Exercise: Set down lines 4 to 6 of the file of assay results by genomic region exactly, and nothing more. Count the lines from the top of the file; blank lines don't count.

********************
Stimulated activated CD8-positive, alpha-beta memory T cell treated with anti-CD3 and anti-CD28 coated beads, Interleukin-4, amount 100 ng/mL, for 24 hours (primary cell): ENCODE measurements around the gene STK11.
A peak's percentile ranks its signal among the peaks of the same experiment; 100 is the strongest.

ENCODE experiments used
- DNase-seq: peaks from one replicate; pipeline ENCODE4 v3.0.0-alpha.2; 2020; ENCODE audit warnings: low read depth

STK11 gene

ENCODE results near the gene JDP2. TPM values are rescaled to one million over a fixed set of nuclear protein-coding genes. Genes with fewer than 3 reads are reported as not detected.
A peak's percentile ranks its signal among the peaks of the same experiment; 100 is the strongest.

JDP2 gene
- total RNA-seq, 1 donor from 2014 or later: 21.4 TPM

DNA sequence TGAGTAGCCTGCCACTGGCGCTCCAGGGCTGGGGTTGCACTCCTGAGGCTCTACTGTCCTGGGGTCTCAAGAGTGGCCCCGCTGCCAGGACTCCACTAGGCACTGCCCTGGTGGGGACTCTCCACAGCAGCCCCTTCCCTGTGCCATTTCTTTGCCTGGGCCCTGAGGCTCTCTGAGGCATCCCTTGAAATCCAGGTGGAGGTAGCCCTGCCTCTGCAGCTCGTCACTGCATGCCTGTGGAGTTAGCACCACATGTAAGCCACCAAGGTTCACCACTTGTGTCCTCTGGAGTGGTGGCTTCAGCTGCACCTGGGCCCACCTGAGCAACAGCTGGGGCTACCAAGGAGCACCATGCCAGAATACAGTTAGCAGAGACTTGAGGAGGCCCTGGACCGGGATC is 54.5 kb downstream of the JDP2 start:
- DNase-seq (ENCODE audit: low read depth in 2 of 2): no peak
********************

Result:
- DNase-seq: peaks from one replicate; pipeline ENCODE4 v3.0.0-alpha.2; 2020; ENCODE audit warnings: low read depth

STK11 gene

ENCODE results near the gene JDP2. TPM values are rescaled to one million over a fixed set of nuclear protein-coding genes. Genes with fewer than 3 reads are reported as not detected.